May 13th, 2015
May 11th, 2015
Gender, Human Rights and the Limits of Legal Frameworks: Challenging the Place of Women’s Rights in Post-Transition Countries
Editors John Idriss Lahai (Flinders University) and Khanyisela Moyo (University of Ulster)
The end of armed conflicts, the granting of political independence, the demise of authoritarian regimes and the conclusion or termination of the work of criminal tribunals and truth commissions does not necessarily stabilise gender relationships. It does not also signal an end to structural gender based discrimination and violence against women. Women continue to face enormous socio-legal challenges in the aftermath due, in part, to their identities as women. In addition, this is a result of the manner in which the vestiges of the recent societal armed conflict/authoritarian past may have helped in shaping post-transition justice reform processes. For instance, heteronormative societal understandings of, for example, incidences of gender based violence or the identity of female murders and criminals have had a major impact on how courts as platforms of power (over others) interpret and apply the law. The ways in which scenarios of violence against women are imagined and experienced; witnesses are led and cross examined; and evidences understood have contributed to, at best, the trivialisation of some of the core concerns for women (including women who are in conflict with the law) for much of these post-transition countries. The legal imaginary around the identity of women have also opened up contested spaces for the transformation of legalistic language into an instrument for the patriarchal interpretation of content and context. It also influences the (re)framing and selection of facts, the grafting and linking of substantive and procedural issues in ways that either ends up in the alienation of women or in compromising due process. The existence of patriarchal resistance to women’s rights and equal political representation (viewed as a strategy for the promotion of gender-aware human rights practices) exposes the gender-insensitive nature of the legal modes employed by post-transition states and their courts systems (statutory and customary) on gender-specific issues. Thus, despite the existence of a plethora of global and local initiatives that continue to promote political liberalism, rule of law, gender equality and women’s rights as frameworks for post-war and post-authoritarian justice-sector governance reforms, the persistency of structural barriers have made it difficult for women and other vulnerable groups to use their personal and collective experiences as agentive possibilities for legal reforms in the aftermath. What, then, are the implications of transitional justice initiatives: criminal tribunals, truth and reconciliation commissions, and the vetting of state institutions on the processes of gender justice reform in post-transition countries? As arenas for the contesatation of power and identity, how gender sensitive (or insensitive, thereof) are the legalistic models employed by justice institutions, such as courts and individual justices in these post-transition countries; and how have they impacted on the lives of women who are in conflict with the law? What are the strategies employed by right-based women’s groups to channel their expressive forms of agency, and alternative paths for the resolution of disputes and grievances, and the ultimate transformation of these strategies into frameworks for legal reform in post-transition countries? In what ways have the underlying legal and political ideas of justice and human rights, and the engendered identity-induced expressions of vulnerability, of ‘otherness,’ and of ‘place’; and of agency and personhood, impact the theoretical and discursive representation of the place of women’s rights in post-transition societies? How can gender-sensitive law reform be formulated and regulated in politically volatile post-transition societies? To explore these questions, we invite interdisciplinary contributions from scholars and practitioners working on women’s rights issues, broadly defined, in post-transition countries in Africa, Latin America, the Middle East and South-East Asia and the Pacific regions. In the case of Africa we are particularly interested in abstracts that focus on countries that experienced the ‘Arab Spring Uprising’ in North Africa; and South Sudan, which although is still experiencing an intractable civil war, fits our definition of ‘post-transition’ having transitioned into an independent country from Sudan. With respect to the Pacific regions we are particularly interested in case studies from Sri Lanka and Timor Leste. Papers must engage with the strengths and limitations of gender and feminist studies, transitional justice theories — i.e. tort theory, retributive justice and restorative justice theories; legal studies (constitutionalism, human rights and international law), political science, sociology, and social and cultural anthropology.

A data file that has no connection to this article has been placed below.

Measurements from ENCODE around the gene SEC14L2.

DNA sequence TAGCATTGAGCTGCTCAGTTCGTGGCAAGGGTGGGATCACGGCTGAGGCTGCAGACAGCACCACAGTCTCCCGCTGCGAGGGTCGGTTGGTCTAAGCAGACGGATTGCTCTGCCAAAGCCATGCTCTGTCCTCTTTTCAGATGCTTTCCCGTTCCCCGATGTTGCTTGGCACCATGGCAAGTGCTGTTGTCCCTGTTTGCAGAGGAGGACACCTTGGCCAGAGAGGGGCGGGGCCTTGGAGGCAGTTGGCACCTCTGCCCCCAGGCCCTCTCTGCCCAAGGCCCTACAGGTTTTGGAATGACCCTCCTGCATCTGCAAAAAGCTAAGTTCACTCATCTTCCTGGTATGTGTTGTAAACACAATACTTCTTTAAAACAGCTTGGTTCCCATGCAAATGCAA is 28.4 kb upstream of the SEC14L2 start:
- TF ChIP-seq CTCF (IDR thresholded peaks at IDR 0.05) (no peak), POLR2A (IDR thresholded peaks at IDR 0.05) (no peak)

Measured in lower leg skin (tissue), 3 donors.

Kindly submit your abstracts (of no more than 250 words, which should include a statement on methodology and conceptual framework) to the editors: Dr. John Idriss Lahai (firstname.lastname@example.org) and Dr. Khanyisela Moyo (email@example.com).
The deadline for submission of abstracts is 30 June 2015. Invitations to contribute chapters will be sent out by late July, with draft chapters due preferably by 30 November 2015.
April 14th, 2015
Join the UNESCO Chair, Cultural Diversity and Social Justice as we celebrate the launch of a new book from Dr Samantha Balaton-Chrimes Ethnicity, Democracy and Citizenship in Africa: Political Marginalisation of Kenya’s Nubians.
To be launched by Alfred Deakin Professor Fethi Mansouri at Deakin University Melbourne City Centre, Level 3, 550 Bourke St., Melbourne, at 4pm on Wednesday May 6. Please register before Friday May 1.
Further information is available here.